Olim groups call for better support of new immigrants in light of Jerusalem tragedy

In the period between 2000 and 2013, some 1,658 olim committed suicide.

Olim fron Brazil (photo credit: ZED FILMS)
Olim fron Brazil
(photo credit: ZED FILMS)
New immigrant groups issued pleas this week to provide better mental health services to olim in light of the recent tragedy in Jerusalem in which an ultra-Orthodox immigrant from France allegedly murdered her four daughters and committed suicide.
KeepOlim, a nonprofit organization dedicated to helping new immigrants who experience difficulties adjusting to life in Israel, issued a statement calling on the government and the Jewish Agency to provide better assistance.
The group’s statement said it was “devastated by the tragedy in Jerusalem,” but stressed, “It’s not the first of its kind. Moving to a new country is very difficult... The stress and pressure of aliya can be too much for some to handle and getting support is difficult or impossible.”
According to a 2016 Knesset report presented in the Knesset Immigration, Absorption and Diaspora Committee in January, one-third of suicides in Israel over the past decade were committed by olim.
In the period between 2000 and 2013, some 1,658 olim committed suicide. Of those, one-quarter arrived from the former Soviet Union in the 1990s, and from 3% to 8% came from Ethiopia in the 1980s.
The organization explained that new olim face major language barriers when trying to receive mental health counseling and face month-long waits before they can even see a professional.
“One olah was told at Ichilov Hospital in Tel Aviv that the wait would be seven months for an English-speaking counselor,” the group said. Another waited four months until “he was given an Israeli counselor with limited English,” with other immigrants reporting similar long intervals and problems.
Liami Lawrence, cofounder of KeepOlim, told The Jerusalem Post on November 8, the first official Aliya Day that, after the excitement of immigration wears off, olim experience many difficulties in adjusting to life in Israel.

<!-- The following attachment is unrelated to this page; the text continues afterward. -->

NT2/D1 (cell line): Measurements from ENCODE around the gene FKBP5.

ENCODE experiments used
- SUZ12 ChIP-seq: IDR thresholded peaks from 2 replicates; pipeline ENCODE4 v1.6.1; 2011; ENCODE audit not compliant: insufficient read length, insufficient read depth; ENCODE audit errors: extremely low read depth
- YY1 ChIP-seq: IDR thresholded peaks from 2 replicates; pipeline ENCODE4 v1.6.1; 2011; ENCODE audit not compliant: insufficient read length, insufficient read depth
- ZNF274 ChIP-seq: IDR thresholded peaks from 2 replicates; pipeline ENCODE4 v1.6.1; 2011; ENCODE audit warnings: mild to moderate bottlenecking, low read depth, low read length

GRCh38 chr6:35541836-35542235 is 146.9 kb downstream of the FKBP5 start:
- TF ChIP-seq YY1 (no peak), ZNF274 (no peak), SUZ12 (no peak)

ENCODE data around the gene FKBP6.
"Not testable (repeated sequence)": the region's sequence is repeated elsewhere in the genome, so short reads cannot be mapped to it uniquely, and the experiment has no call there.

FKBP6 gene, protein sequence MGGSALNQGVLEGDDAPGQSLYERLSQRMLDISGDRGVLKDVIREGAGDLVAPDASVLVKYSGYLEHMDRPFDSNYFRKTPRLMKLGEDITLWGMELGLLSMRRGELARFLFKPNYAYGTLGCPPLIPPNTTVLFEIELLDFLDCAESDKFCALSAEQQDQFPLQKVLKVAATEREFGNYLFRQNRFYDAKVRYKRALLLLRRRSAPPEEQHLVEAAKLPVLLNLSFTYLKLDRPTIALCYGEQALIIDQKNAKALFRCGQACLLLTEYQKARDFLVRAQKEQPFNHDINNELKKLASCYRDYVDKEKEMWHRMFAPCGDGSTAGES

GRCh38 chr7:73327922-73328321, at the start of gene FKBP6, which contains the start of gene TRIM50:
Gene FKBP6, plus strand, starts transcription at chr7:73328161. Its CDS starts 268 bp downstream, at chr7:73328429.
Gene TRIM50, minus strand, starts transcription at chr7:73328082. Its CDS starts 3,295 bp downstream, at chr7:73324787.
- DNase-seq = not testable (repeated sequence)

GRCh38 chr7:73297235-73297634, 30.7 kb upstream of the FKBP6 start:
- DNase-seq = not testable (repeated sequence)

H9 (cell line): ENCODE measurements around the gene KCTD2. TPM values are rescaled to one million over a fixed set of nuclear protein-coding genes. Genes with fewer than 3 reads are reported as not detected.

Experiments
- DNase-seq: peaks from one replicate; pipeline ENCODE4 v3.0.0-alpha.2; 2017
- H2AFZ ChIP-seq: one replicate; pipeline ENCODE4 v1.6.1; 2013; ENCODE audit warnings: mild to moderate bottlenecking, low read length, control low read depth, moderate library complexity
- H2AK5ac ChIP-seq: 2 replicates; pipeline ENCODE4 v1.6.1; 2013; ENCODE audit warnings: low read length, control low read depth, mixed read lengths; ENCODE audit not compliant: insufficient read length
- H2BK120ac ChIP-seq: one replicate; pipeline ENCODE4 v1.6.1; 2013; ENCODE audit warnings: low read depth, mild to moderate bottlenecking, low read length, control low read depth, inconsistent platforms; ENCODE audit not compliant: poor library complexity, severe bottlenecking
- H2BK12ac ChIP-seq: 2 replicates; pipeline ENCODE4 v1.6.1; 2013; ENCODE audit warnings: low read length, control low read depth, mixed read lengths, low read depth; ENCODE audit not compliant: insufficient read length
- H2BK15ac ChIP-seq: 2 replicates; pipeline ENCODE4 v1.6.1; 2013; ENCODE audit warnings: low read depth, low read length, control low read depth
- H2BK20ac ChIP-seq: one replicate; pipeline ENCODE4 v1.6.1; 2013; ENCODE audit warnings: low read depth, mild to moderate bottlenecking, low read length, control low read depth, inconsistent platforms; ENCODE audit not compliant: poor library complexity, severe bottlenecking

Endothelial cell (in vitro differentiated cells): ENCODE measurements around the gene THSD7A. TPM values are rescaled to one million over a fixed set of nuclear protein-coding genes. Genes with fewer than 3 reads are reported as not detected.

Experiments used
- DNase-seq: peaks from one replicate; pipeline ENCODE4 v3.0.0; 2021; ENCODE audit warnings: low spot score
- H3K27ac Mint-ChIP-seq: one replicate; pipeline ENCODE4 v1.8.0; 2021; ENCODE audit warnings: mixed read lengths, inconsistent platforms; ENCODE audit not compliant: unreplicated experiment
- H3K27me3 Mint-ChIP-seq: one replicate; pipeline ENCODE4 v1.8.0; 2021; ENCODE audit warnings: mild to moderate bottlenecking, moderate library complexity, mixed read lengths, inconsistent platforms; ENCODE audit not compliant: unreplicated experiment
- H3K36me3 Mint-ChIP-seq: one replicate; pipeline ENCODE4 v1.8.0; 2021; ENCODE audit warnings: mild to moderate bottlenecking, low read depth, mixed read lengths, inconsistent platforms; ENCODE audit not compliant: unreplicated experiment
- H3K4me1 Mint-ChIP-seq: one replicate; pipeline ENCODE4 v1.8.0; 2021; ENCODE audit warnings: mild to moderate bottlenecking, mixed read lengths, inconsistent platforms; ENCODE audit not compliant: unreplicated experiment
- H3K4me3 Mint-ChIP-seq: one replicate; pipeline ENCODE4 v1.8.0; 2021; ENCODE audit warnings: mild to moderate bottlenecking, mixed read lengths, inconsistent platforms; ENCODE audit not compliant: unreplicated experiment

According to Lawrence, who keeps a running list of all his friends who have left Israel (currently 75 people), the main reasons why olim leave are because they: can’t find jobs; are lonely; miss their families; and cannot surmount the language barrier.
“A lot of olim struggle to feel at home in Israel,” he said. “Israelis are the friendliest people, but it starts with a sense of belonging, and a lot of olim lack that sense of belonging once they get here.”
His organization aims to provide support for struggling immigrants, including establishing a program that matches new olim with Israeli families for the holidays, offering free legal aid to any immigrant who has been in Israel for a year or less, get-togethers for lonely olim and courses in a variety of areas, including assistance in finding employment.
KeepOlim currently has over 29,000 members who are immigrants from a wide variety of places around the world.
“They came to Israel to live their dream. However, the stark reality of living here, finding employment, housing and finances, as well as the language is sometimes overwhelming.
In many cases the end result is leaving the country broken and devastated. In worse cases, like this one unfortunately, it can end in suicide,” the group’s statement said.
As such, the organization called for increased assistance to olim, “before another tragedy occurs.”
Qualita, the umbrella organization of French olim in Israel, also issued a statement that said the tragic event was a reminder that “a new oleh remains an oleh” who often needs assistance, even after living for several years in Israel.
The organization said it “bowed its head and is in deep pain over the tragedy that took place,” and added it would do “all it can to help and support the family and olim during this difficult time.”